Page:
To create stable and accurate ROMs of more complex flows, the application of the spectral proper orthogonal decomposition was found necessary. Hence, in order to filter high frequency content present in the temporal modes of the classical snapshot POD, we apply a filter function to the correlation matrix (SPOD approach). The proposed numerical framework allows the prediction of the flowfield beyond the training window using larger time increments than those employed by the full order model, which demonstrates the robustness of the current ROMs constructed via deep feedforward neural networks. The resolution of the numerical schemes used for computation of the POD temporal mode derivatives is shown to have an important role when larger time increments are employed in the construction of the reduced order models. In this case, the higher POD modes are composed by a broad range of frequencies and the accurate representation of the temporal derivatives is crucial for obtaining ROMs via regression analysis.
A discussion on the optimization of hyperparameters for obtaining the best ROMs via deep neural networks is provided together with a description of the effects of individual hyperparameters on model performance. Here, we test the random search and the Bayesian optimization, which are the most widely used procedures for hyperparameter optimization. To report the performance of each model from a set of parameters, we compute the mean absolute error (MAE) over the training data and choose the candidate models with lower MAE values to provide the best parameters. Following this approach, the random search produced the best models at lower computational costs for all cases investigated in this work. It is worth mentioning that, in order to reduce the set of parameters for optimization, we first selected the hyperparameters related to the optimization step, such as the learning rate and the number of iterations, by manual search. We also choose the exponential linear unit activation function over the hyperbolic tangent function for the current problems since it provided results with fewer iterations.
Using 10 POD modes, 99% of the flow energy is recovered in the cylinder flow study. The ROM obtained for this case shows an excellent agreement with the FOM. Even when 2 POD modes are employed in the reconstruction, the ROM is still stable beyond the training set and captures most of the dynamics of the vortex shedding and sound wave propagation. Both the DNN and the original SINDy approaches are tested for the reconstruction of the transient regime of an incompressible flow past a cylinder. In this case, regression is performed for the 2 most energetic POD modes of the flow, obtained from Brunton et al. (2016). The DNN model is able to accurately recover both the transient and limit cycle solutions of the test data for both POD modes. On the other hand, sparse regression reconstructs the transient portion of the dynamics but not the long term prediction of the limit cycle.
In the dynamic stall configuration, the flow is turbulent along the airfoil suction side, mostly during the downstroke motion. The complex flow dynamics of this case exhibit unpaired POD modes with high frequency noise. We show how the SPOD approach modifies the temporal modes for this study. Reduced order models are constructed both for the full 3D and the spanwise-averaged flow solutions. In both cases, the ROMs are able to capture the dynamics of the leading edge stall vortex, including its formation, transport and ejection, and of the trailing edge vortex. The total simulation cost of the FOM for this case was 100,000 hours. On the other hand, the full cost of the ROM was approximately 7 hours in a single GPU. This cost already includes the optimization of hyperparameters, plus the training and evaluation of 700 models. When the best model is chosen, the cost of the simulation is reduced to a few seconds. The data obtained by the DNN-ROMs were used to compute aerodynamic coefficients of the dynamic stall and good agreement was found compared to the LES used as full order model. Again, we compare models obtained by DNNs and sparse regression and show that, despite the higher computational cost, the DNN approach presents good long-time predictive capabilities with stable and accurate solutions beyond the training window. On the other hand, the best model obtained from sparse regression could learn the dynamics during the training window and also for a few cycles in the test set but its solution was not stable for long-time predictions. We expect that, in a future work, the current methodology can be further improved for applications in flow control and extrapolation of flow configurations other than those used for training.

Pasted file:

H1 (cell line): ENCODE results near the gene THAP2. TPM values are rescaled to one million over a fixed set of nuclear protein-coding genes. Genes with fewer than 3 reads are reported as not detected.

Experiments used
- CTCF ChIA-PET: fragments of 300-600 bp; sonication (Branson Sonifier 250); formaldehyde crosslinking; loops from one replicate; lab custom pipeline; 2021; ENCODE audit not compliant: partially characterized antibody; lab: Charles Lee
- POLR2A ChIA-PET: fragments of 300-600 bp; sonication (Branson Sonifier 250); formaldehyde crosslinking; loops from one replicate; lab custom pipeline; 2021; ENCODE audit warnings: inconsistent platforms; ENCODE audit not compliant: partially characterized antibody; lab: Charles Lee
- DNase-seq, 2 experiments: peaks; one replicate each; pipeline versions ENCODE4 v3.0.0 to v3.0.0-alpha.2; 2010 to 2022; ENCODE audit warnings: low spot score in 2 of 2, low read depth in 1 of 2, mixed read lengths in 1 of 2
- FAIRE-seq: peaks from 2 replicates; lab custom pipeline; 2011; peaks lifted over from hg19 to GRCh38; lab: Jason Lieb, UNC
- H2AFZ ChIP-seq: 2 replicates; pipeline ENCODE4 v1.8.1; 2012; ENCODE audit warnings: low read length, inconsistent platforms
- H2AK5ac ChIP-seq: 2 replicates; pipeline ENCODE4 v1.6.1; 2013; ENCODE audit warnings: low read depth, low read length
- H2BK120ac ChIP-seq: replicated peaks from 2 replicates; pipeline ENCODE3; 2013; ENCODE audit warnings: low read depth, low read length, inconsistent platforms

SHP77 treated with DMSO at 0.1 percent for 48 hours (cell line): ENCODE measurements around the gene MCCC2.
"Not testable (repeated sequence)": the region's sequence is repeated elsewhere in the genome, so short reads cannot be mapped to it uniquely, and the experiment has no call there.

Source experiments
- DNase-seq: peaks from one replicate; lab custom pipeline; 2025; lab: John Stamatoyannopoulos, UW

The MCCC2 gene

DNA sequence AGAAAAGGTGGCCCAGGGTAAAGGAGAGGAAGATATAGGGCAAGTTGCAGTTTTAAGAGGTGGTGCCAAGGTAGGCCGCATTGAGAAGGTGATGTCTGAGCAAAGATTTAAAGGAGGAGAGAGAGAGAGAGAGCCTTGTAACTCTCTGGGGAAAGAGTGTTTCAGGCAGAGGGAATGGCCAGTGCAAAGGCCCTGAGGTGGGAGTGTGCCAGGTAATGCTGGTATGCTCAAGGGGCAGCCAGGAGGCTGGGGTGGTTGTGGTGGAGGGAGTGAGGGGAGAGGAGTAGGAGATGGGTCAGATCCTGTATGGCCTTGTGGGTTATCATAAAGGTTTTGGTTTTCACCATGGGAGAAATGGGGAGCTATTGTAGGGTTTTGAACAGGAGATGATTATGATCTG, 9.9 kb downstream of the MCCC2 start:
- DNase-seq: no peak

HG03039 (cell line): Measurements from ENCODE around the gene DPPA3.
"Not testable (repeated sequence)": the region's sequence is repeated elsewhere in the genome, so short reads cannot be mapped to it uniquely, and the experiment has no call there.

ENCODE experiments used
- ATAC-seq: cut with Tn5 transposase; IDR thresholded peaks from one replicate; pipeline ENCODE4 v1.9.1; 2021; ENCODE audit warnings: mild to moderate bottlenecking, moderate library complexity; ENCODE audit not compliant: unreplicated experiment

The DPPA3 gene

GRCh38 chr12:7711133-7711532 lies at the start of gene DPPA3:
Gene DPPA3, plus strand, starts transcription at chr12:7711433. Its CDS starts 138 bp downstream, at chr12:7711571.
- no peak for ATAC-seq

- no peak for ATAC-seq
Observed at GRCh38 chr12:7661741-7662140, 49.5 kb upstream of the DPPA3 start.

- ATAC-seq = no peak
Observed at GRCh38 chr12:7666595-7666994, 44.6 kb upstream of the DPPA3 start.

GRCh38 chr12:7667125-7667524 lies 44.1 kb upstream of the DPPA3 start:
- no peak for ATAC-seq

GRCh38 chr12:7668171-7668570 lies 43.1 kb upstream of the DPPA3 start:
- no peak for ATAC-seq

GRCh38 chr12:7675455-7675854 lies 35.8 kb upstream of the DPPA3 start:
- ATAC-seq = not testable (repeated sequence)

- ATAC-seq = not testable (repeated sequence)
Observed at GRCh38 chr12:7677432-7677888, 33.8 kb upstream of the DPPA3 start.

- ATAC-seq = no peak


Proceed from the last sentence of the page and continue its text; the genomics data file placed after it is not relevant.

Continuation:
The authors acknowledge the financial support received from Fundação de Amparo à Pesquisa do Estado de São Paulo, FAPESP, under Grants No. 2013/08293-7 and No. 2013/07375-0, and from Conselho Nacional de Desenvolvimento Científico e Tecnológico, CNPq, under Grants No. 304335/2018-5 and 407842/2018-7. The support provided by CNPq through a scholarship for the first author is likewise gratefully appreciated. We also thank CEPID-CeMEAI for providing the computational resources used in this work. We gratefully acknowledge Brener D’Lelis and Tulio Ricciardi for providing the high fidelity dynamic stall and cylinder data employed in the current work.